The present invention process can be conducted advantageously under reaction conditions which are relatively mild in comparison with conventional catalytic hydrocracking parameters. Illustrative of suitable hydrofining conditions for the invention process are the following:
______________________________________ Preferred______________________________________Temperature, °F. 400-900 500-850Pressure, psig 100-5000 500-3000Liquid Hourly Space Velocity 0.1-10 0.5-5Hydrogen/oil, s.c.f./barrel 300-15,000 500-10,000______________________________________
As an illustration of the practice of the invention hydrofining process, under selected processing conditions of temperature and pressure, clarified slurry oil, and water and hydrogen are intimately admixed in contact with the catalyst in a hydrofining zone. Although the process can be conducted batchwise, it is preferred to conduct the process continuously in an enclosed reactor system, with the hydrocarbon stream flowing downward through the vessel. Under the mild hydrofining conditions contemplated for the practice of the invention process, thermal cracking is inhibited and conversion of liquid hydrocarbons to gaseous waste products is minimized, and deposition of coke on the catalyst suppressed.
The total product effluent from the hydrofining zone is passed into a suitable separator from which the normal liquid hydrocarbons are recovered, and the hydrogen-rich gaseous phase is subjected to condensation and water washing to remove ammonia, hydrogen sulfide and other contaminants.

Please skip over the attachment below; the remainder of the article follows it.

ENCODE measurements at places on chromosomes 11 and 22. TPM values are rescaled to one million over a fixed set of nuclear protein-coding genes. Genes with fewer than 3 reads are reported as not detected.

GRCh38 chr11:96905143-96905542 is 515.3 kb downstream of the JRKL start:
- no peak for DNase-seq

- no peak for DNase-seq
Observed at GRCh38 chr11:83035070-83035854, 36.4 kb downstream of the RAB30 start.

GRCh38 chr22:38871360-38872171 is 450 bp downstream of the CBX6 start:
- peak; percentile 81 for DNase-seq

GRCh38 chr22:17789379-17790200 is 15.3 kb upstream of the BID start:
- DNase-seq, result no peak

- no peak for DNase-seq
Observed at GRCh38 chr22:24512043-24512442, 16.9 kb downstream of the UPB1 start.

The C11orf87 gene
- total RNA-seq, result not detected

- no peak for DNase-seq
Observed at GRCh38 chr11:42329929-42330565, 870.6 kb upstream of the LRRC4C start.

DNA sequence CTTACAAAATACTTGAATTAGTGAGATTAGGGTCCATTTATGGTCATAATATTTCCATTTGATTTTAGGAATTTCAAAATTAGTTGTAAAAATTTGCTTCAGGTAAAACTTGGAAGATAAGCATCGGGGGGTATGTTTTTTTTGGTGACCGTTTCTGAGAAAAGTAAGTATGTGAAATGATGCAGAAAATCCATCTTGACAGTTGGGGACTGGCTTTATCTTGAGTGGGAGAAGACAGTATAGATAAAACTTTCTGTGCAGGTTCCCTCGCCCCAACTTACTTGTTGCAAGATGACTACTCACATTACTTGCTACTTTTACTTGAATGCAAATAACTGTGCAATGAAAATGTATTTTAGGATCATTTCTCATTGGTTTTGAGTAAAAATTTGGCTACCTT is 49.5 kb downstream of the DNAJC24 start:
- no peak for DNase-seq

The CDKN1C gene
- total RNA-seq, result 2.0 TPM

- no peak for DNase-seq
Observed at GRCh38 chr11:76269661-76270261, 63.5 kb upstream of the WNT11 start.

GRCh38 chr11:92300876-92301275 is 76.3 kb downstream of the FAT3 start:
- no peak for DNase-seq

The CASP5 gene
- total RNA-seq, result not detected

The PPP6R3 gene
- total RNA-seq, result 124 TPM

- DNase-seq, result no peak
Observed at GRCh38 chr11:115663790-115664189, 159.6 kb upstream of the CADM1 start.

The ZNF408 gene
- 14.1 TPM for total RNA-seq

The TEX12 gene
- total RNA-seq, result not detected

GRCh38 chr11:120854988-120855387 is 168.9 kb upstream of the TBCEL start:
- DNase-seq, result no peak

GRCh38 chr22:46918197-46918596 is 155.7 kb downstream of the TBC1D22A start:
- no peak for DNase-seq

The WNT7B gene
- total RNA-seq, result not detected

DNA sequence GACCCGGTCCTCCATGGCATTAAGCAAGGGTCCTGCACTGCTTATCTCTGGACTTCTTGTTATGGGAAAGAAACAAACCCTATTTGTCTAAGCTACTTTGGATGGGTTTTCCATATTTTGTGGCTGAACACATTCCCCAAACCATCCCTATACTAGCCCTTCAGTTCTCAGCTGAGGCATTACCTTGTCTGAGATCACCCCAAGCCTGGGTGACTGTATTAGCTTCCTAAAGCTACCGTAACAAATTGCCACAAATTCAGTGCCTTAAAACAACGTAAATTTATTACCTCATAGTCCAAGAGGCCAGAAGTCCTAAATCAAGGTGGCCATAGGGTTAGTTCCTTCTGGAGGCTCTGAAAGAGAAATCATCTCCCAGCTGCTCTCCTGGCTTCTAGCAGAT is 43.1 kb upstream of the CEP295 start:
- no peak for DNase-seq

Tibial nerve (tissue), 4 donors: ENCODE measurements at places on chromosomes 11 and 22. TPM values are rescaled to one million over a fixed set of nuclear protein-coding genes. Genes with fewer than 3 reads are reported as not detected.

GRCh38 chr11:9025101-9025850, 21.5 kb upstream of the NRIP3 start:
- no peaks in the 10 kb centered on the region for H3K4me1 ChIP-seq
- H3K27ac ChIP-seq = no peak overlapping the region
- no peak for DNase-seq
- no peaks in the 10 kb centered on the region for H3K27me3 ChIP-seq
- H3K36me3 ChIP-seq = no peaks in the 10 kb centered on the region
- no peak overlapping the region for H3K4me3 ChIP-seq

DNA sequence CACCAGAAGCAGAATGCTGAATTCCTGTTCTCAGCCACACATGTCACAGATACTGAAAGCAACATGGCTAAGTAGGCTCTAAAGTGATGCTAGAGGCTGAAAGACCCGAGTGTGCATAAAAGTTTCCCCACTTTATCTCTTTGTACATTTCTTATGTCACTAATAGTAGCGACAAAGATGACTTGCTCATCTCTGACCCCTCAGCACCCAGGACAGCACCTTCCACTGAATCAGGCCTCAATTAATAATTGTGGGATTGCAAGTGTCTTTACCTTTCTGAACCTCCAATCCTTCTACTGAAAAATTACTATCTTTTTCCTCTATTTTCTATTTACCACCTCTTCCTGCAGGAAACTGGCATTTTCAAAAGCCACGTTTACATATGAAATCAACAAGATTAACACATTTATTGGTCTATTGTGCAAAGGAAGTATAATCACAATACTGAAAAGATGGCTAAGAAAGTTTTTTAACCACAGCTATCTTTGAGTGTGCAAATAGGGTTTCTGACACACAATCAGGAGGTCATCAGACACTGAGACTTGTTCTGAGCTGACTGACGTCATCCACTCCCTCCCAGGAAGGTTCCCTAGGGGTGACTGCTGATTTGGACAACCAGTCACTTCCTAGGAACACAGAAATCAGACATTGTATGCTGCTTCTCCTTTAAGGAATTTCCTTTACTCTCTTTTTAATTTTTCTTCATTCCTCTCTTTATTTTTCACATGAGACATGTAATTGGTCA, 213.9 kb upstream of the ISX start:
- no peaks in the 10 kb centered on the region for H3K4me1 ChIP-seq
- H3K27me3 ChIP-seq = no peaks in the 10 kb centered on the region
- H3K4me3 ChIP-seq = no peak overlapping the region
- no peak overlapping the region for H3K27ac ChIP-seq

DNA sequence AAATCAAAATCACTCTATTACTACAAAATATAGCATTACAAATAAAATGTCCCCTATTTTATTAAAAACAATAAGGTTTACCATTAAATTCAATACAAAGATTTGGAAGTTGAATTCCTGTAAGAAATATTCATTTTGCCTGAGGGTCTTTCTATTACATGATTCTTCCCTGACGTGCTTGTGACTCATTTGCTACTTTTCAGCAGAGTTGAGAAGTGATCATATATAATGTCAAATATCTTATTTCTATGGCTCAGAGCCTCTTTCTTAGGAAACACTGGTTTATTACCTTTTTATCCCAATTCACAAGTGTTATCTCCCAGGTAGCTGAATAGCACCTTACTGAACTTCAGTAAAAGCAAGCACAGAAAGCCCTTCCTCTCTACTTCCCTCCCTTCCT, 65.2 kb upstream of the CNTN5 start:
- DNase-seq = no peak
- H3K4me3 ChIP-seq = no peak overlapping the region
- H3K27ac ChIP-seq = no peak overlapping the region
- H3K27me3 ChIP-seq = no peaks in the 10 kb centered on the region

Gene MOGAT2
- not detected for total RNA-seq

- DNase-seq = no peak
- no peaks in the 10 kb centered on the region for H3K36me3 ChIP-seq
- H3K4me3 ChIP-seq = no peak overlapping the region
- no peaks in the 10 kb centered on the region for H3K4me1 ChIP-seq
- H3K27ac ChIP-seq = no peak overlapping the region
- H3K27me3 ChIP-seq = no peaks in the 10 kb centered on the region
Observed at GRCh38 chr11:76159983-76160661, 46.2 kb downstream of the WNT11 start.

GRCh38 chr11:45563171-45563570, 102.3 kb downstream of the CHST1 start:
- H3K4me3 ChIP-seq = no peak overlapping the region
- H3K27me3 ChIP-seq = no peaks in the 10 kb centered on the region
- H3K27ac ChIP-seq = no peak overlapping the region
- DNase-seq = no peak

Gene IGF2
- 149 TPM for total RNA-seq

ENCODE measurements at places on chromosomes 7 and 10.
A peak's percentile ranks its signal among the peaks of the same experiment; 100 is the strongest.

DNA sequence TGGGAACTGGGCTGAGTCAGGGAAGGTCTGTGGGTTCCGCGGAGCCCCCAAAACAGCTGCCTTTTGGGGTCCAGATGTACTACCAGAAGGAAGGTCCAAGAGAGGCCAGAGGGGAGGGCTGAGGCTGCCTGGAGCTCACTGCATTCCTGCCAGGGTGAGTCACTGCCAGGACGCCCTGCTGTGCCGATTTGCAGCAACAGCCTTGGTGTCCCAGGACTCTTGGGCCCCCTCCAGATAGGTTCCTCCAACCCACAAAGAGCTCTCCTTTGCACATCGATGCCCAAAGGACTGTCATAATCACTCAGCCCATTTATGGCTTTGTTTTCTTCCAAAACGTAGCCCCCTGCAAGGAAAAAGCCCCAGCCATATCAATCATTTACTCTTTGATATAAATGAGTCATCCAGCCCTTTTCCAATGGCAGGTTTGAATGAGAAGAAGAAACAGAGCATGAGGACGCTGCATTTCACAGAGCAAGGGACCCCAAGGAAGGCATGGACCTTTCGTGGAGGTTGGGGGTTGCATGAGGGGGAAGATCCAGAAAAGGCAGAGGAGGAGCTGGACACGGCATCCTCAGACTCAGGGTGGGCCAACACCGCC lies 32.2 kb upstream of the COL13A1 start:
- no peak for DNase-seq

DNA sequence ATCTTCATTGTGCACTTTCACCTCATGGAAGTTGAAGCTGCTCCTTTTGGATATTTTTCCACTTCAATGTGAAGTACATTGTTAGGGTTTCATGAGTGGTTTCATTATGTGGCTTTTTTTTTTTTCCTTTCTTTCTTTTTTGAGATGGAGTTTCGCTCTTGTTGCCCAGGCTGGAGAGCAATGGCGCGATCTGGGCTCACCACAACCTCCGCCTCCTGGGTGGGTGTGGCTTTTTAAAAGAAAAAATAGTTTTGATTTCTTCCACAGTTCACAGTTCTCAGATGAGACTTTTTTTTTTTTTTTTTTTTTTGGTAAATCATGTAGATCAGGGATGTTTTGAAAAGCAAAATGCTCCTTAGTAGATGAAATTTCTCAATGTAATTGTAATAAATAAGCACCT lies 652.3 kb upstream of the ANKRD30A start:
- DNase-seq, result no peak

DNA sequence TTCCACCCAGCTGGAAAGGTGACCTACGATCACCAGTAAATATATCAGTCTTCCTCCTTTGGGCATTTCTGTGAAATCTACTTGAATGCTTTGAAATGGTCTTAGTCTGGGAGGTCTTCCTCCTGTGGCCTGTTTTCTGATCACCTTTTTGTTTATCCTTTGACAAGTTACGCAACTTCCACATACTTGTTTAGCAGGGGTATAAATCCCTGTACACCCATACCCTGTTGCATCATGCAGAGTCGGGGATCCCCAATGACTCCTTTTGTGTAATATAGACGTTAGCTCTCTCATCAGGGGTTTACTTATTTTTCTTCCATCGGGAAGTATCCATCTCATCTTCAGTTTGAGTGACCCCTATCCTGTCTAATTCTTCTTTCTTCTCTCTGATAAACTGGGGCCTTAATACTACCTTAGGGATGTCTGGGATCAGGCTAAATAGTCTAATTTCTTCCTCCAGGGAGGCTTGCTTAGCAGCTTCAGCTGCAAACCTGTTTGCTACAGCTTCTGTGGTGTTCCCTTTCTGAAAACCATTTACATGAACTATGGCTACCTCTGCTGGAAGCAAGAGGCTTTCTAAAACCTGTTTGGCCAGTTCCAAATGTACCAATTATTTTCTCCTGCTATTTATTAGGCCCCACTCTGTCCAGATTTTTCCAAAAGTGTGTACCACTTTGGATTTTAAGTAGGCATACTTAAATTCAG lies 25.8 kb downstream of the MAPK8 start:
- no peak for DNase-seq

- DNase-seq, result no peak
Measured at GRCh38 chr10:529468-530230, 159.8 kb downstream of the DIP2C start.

In the above described continuous processing, it is particularly preferred to introduce the hydrogen and water as a gasiform mixture which moves upward in a countercurrent interaction with the hydrocarbon stream.
In another of its embodiments, with modification the invention process is applicable for denitrification of raw coal. The modified process comprises the introduction of a slurry of pulverized coal, water and liquefaction solvent into a hydrofining zone, wherein the slurry is contacted with solid catalyst and gaseous hydrogen. The moisture in the coal is calculated as a portion of the water content of the system. A liquid-fluidized bed reactor system as described in U.S. Pat. No. 3,488,280 is suitable for the coal hydrofining procedure contemplated by the present invention.
The embodiment contemplated involves a process for denitrification of coal which comprises (1) admixing comminuted coal with a liquefaction solvent, and (2) contacting the admixture with hydrogen and water at a temperature between about 500° F. and 850° F. in the presence of a hydrogenation catalyst and an acidic zeolite catalyst.